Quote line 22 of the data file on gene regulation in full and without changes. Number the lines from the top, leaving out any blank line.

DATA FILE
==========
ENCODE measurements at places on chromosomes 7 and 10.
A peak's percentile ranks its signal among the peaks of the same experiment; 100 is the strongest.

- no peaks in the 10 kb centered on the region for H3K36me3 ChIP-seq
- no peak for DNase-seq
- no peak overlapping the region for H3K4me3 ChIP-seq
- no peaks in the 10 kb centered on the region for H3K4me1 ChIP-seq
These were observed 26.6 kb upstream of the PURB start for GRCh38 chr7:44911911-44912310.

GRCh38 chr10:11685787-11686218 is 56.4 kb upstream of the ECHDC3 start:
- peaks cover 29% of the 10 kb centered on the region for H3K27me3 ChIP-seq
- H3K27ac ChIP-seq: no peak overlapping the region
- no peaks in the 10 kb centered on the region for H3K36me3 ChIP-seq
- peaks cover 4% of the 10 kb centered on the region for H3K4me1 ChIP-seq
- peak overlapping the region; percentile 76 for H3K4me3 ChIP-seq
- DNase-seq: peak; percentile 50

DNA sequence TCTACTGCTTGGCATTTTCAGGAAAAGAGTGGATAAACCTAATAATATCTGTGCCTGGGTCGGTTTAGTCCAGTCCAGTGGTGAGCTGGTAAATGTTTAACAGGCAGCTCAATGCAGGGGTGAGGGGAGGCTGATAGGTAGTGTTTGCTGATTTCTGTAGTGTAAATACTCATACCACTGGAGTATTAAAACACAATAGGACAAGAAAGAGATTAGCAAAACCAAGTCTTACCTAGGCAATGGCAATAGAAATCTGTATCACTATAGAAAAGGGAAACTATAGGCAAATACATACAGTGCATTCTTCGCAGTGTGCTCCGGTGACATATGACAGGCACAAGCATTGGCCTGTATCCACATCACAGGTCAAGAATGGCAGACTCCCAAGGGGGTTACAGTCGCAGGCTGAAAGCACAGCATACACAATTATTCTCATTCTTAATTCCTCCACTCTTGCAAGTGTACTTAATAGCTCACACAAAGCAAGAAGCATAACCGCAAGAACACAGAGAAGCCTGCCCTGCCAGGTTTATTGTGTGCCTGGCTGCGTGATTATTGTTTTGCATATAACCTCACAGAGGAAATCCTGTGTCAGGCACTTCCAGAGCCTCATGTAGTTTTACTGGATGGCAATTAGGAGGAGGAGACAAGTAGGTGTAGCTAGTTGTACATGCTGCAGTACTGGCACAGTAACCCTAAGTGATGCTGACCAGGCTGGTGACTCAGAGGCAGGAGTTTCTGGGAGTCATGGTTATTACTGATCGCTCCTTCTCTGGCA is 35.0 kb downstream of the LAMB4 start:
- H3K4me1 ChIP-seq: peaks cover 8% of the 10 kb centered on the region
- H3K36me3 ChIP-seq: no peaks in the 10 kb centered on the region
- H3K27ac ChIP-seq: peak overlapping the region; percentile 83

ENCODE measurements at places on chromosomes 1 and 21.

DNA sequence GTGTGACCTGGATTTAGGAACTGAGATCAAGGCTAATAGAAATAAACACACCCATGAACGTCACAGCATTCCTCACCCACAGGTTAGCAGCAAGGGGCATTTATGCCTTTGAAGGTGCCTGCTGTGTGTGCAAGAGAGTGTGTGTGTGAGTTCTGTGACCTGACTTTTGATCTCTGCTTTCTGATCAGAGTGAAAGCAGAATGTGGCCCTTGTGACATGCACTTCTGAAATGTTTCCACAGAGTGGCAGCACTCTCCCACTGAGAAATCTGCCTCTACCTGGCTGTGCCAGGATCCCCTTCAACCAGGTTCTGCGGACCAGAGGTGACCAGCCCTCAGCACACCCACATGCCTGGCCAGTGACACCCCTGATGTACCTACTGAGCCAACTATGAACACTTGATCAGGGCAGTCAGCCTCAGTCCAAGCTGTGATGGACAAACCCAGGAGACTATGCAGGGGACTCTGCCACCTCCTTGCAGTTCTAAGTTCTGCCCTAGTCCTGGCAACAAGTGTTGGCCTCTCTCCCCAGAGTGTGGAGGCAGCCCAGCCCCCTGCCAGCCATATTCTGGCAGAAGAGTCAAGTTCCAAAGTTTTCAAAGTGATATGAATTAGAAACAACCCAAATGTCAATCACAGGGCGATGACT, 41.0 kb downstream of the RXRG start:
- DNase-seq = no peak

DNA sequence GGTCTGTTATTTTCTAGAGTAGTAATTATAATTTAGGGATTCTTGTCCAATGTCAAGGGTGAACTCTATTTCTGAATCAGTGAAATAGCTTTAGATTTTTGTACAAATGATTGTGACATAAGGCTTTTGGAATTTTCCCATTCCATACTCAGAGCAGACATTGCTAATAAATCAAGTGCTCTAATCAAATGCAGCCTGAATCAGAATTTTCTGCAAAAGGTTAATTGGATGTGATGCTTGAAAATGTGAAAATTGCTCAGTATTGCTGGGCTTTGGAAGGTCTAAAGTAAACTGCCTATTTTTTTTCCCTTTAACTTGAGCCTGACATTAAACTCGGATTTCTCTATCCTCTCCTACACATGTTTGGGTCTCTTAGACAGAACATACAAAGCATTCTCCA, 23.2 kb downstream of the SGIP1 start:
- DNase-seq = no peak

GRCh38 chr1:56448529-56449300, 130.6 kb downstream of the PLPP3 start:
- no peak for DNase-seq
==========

DNA sequence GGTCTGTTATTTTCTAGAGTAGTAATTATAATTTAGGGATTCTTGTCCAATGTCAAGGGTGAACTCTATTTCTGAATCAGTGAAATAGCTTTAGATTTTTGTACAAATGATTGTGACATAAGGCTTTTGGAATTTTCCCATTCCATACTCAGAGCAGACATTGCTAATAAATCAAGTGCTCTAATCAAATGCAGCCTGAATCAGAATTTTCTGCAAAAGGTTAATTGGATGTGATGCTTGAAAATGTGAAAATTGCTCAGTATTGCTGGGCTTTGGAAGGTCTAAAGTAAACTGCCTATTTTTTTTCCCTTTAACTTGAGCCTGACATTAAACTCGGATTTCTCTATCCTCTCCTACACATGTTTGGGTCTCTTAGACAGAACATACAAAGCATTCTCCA, 23.2 kb downstream of the SGIP1 start: